What a waste of Tax Payers Money!!!!

    • Brian May 22, 2014 at 11:47 pm

      If you drove through this intersection everyday you’d feel differently. I know a dozen people that have been in big accidents there. They happen all the time. I don’t know if people have been killed there, but if not I’d be surprised, and it was bound to happen (or happen again). Yes, this is an odd, expensive design, but I don’t know how else you’d do it. I was very pleased when I saw it (once I looked it over and saw what they were doing).

  • Dan Lester May 22, 2014 at 9:23 pm

    I’m waiting for the comments that this will cause a zillion accidents, just like the Exit 8 bridge does. 🙂

  • Big Bob May 22, 2014 at 9:52 pm

    One project will include “widening of Bluff between SG Blvd and 500 North”, that sounds like creating a bottleneck to me! UDOT really has a greedy grasp on the city of St George!

  • Tyler May 22, 2014 at 9:57 pm

    The city should’ve been pro active and built tunnels through both the east and west black hills prior to all the development east of the east black hill and west of the west hill. St George Blvd could have been one constant thoroughfare running through the center of the valley from Santa Clara to Washington and beyond.
    That would have eliminated the grid layout issues, specifically east-west corridors ten fold, basically eliminating the existence of present day Bluff, River Rd, Sunset and Red Cliffs.

  • Char May 22, 2014 at 11:25 pm

    Lol, you mean the diverging diamond?

  • Andrew White May 23, 2014 at 7:27 am

    I’m concerned that a vehicle traveling east from Snow Canyon parkway and turning north onto Bluff will not be able to see on-coming traffic from west-bound RedHills due to the mass and location of the northbound overpass. The approaching cars are coming down the hill. They will be hidden by the overpass. I predict lots of left-turn-failure-to-yield accidents.

  • JJ May 23, 2014 at 8:26 am

    It’s sad to see how much higher a priority road construction is given over education in this state

  • Breyg23 May 23, 2014 at 8:46 am

    There was a good friend of mine that passed away in that intersection over 20 years ago. If this overpass idea had existed than it wouldn’t have been as big a problem.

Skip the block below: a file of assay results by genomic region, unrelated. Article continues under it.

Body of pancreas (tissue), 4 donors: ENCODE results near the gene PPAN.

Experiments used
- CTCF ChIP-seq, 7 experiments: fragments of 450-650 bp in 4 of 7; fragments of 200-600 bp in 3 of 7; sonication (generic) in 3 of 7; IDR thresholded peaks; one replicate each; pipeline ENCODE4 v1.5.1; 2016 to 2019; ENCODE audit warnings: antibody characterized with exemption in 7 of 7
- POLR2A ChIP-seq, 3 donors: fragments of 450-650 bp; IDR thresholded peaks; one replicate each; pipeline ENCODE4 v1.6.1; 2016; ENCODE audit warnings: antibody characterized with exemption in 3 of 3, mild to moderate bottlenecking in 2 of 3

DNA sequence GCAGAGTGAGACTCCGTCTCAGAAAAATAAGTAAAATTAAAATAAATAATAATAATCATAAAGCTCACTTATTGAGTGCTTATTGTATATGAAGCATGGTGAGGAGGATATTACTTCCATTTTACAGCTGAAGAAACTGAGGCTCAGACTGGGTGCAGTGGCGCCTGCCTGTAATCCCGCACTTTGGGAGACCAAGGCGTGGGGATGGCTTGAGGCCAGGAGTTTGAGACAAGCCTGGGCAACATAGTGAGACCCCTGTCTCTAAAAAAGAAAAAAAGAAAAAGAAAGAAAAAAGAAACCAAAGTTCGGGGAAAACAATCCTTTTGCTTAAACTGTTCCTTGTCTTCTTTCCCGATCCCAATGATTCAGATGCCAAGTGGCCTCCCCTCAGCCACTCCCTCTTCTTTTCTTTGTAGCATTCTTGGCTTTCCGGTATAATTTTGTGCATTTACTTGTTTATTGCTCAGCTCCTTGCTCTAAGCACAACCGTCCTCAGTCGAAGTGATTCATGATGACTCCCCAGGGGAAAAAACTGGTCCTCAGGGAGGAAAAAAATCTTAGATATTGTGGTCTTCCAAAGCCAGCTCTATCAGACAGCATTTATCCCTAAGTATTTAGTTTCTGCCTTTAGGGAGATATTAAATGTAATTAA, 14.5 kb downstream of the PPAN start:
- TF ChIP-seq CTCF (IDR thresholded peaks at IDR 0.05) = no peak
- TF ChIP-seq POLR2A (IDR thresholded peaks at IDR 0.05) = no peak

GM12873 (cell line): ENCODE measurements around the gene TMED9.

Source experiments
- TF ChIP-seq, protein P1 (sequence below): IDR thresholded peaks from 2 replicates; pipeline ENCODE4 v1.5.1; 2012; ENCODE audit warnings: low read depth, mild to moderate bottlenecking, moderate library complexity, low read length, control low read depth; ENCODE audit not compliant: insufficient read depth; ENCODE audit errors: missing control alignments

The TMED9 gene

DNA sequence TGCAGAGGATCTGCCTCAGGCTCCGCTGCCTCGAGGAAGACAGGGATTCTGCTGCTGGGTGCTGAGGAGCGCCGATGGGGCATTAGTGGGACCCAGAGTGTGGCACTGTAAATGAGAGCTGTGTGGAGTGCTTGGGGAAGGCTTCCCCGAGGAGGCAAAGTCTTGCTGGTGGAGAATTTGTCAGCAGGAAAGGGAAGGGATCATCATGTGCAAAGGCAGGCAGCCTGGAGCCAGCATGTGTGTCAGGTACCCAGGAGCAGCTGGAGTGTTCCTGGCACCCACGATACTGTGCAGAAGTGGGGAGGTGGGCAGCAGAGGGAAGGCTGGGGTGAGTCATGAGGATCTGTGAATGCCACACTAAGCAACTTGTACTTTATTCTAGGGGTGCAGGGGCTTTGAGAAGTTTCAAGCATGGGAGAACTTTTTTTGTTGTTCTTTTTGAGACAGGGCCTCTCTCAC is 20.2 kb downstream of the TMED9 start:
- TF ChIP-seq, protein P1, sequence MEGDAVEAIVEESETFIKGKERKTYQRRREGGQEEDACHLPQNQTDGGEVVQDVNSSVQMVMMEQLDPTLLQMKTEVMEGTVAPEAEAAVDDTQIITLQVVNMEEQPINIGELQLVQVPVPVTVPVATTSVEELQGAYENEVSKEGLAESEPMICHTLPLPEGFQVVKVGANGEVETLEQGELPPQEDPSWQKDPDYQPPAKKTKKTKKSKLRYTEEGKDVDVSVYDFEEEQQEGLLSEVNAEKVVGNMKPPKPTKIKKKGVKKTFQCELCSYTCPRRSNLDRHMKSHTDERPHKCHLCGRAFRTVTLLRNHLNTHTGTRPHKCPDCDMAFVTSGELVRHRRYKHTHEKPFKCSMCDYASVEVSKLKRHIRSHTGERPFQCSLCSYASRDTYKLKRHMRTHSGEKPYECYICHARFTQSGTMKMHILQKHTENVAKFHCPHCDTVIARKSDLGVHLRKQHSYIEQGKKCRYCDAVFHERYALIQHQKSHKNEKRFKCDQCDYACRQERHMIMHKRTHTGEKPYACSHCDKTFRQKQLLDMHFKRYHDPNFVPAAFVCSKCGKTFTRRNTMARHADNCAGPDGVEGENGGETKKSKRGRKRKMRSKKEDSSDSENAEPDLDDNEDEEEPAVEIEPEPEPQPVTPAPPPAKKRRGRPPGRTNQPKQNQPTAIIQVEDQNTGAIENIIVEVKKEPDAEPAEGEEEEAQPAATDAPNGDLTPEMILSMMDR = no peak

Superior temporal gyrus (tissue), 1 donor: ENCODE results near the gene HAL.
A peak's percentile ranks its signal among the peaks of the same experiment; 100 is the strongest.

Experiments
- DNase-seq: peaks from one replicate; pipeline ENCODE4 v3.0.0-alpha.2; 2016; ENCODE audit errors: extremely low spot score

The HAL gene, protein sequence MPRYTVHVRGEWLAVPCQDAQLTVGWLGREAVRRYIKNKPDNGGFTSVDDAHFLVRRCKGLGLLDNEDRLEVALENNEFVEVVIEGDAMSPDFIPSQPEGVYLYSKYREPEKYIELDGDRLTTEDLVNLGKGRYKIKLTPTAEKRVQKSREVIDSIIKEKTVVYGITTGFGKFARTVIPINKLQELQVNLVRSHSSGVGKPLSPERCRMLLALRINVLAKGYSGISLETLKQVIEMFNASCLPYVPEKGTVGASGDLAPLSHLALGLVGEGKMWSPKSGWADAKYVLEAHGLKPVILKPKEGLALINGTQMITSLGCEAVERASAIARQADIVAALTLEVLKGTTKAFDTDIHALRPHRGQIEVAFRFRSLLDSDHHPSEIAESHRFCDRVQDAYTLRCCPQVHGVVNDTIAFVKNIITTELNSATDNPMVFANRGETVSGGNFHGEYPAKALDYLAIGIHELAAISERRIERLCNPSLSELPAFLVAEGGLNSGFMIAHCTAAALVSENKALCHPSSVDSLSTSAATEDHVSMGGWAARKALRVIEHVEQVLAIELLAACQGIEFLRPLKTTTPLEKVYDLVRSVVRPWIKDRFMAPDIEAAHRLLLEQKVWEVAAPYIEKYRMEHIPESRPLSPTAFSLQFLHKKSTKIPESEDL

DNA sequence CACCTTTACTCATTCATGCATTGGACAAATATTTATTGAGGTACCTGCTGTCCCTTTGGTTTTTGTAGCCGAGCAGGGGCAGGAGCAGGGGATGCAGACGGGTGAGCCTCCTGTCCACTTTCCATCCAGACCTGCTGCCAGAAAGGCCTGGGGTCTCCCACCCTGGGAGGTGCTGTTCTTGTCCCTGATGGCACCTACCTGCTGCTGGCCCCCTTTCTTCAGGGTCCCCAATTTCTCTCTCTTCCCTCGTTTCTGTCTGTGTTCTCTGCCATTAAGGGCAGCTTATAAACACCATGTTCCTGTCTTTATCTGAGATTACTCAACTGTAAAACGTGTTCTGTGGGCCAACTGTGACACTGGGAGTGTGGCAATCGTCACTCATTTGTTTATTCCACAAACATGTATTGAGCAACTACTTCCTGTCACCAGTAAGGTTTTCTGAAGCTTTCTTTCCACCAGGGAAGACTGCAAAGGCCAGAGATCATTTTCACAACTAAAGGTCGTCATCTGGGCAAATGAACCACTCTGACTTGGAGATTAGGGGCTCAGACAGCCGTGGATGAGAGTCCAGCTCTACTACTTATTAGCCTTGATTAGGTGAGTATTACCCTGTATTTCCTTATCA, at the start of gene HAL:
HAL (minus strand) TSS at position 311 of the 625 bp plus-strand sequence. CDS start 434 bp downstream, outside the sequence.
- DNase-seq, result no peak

• rick May 23, 2014 at 10:00 am

    I would love to see the study done to justify this! The traffic flowing north and south on Bluff/18 is no where close to the amount going east and west on Red hills/Snow Canyon. This appears to be more make busy work by UDOT!!!

    • Ben August 4, 2014 at 1:23 pm

      I’m glad to hear that I am not the only one that sees this. Increasing flow on Bluff/18 is not necessary. The only congestion is traffic turning left onto Snow Canyon and that was fixed when they added 2 turn lanes. Waste of money!

  • Bomabro May 30, 2014 at 8:14 am

    As a resident of Ivins I see absolutely no advantage becoming as a result of this “Flyover”! I drive this intersection every day to and from work. The only issue I’ve seen at this intersection is northbound on Bluff making a left turn onto Snow Canyon Parkway. During afternoon/evening drivetime the current 2 left turn lanes can and do become backed up. I cannot see how this “Flyover” might have any impact on this issue? Occasionally westbound traffic on Red Hills Parkway backs up at the traffic light as well, and once again I just don’t see how this “Flyover” might be beneficial as well? The only advantage I see to the finished product is that residents of Winchester Hills, Diamond Valley, Dammeron, Central and Pine Valley will cut their to and from commute of St. George by a minute or so! Thinking the State and Federal dollars could have been spent much more wisely!

  • Adrian June 19, 2014 at 2:34 pm

    Congrats to UDOT and St. George in upgrading these intersections before they are needed. That’s the right time to do it. You don’t wait until traffic reaches failure level to do it. That’s unless you don’t think traffic is going to increase in the future. Wishful thinking for many, but it isn’t going to happen. Heck, just the population growth of the illegals under Obama is enough to justify all this.